Browse DevX
Sign up for e-mail newsletters from DevX


Spring and Hessian for Fast, Easy Java Remoting : Page 3

The Hessian binary web service protocol is a powerful and easy-to-use alternative to RMI, XML/SOAP, and REST/JSON for remote communication. Learn how to integrate Spring and Hessian and then create Hessian components as simple Java objects.


Setting Up the Client

On the client side, you need to create an instance of a HessianProxyFactoryBean that points to your service URL:
<beans xmlns="http://www.springframework.org/schema/beans"
> <context:annotation-config /> <context:component-scan base-package="com.devx.hessian.client" /> <bean id="personService" class="org.springframework.remoting.caucho.HessianProxyFactoryBean"> <property name="serviceUrl" value="" /> <property name="serviceInterface" value="com.dexv.hessian.IPersonService" /> </bean> </beans>
When your service URL is defined, you can just inject the HessianProxyFactoryBean instance into your client application using regular dependency injection:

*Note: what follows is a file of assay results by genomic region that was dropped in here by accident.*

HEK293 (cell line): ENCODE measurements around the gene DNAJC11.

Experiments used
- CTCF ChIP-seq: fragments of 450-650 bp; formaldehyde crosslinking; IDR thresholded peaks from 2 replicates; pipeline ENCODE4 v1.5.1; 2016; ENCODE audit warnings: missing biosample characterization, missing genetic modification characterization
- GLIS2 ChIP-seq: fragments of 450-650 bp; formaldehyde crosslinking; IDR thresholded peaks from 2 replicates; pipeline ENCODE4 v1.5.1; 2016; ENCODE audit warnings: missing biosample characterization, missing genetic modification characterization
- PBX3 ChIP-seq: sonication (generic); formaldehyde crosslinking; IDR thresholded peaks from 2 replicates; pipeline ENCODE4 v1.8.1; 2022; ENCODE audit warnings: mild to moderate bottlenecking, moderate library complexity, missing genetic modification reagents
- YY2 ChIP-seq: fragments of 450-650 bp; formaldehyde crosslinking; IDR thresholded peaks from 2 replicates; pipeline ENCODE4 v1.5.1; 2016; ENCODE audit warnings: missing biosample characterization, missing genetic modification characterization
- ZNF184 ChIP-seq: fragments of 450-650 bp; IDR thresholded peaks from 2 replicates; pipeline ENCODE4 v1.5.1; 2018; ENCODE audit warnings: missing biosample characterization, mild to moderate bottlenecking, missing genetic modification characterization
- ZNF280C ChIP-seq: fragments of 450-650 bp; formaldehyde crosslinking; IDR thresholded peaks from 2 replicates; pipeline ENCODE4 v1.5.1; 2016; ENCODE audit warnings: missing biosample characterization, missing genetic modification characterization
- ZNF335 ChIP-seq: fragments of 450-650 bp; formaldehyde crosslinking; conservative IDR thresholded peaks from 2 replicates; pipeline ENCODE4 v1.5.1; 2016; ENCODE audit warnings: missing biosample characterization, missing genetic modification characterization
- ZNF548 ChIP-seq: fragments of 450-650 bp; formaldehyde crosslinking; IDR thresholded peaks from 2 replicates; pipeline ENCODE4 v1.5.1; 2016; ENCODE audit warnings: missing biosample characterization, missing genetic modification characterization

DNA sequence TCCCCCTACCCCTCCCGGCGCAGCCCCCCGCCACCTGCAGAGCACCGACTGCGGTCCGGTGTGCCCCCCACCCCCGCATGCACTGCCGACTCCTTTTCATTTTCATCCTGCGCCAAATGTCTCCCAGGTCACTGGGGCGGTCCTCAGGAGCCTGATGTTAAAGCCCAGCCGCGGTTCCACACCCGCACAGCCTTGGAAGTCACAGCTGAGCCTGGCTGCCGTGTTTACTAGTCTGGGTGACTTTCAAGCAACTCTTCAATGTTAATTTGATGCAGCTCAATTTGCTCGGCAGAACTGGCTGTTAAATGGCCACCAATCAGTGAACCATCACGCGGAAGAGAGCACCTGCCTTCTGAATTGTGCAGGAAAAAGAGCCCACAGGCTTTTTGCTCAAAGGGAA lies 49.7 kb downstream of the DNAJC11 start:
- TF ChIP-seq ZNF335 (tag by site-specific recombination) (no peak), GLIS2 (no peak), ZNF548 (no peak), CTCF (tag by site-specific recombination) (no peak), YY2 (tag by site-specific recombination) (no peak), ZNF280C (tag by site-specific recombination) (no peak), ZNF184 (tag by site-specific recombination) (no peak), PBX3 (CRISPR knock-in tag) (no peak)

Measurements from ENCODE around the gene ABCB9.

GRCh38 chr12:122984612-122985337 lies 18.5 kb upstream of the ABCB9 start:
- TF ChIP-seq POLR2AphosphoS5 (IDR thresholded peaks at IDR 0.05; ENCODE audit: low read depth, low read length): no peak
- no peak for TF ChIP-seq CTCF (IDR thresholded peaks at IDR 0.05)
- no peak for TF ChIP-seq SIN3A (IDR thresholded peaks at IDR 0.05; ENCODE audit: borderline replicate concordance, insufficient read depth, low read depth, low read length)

public class MainClient {

   private IPersonService service = null;
   public void setPersonService(@Qualifier("personService") IPersonService service) {
      this.service = service;

Spring 2.5 and Hessian 2 Incompatibility Alert

As of version 3.2.0, the Hessian library started using a new version of the protocol called simply Hessian 2. Unfortunately, the current production version of Spring (namely 2.5.6.SEC01) has support for the original Hessian protocol only. Therefore, if you are on Spring 2.5, the version of Hessian that you should download is 3.1.6.

Fortunately, this has been corrected in the latest milestone builds of Spring 3.0. The code samples attached to this article use the latest Hessian 4.0.1 and Spring 3.0 M4 builds.

Jacek Furmankiewicz is a Senior Java EE and Erlang/OTP developer at Radialpoint. He has 15 years of professional IT experience and is a Sun Certified Java Programmer (SCJP).
Thanks for your registration, follow us on our social networks to keep up-to-date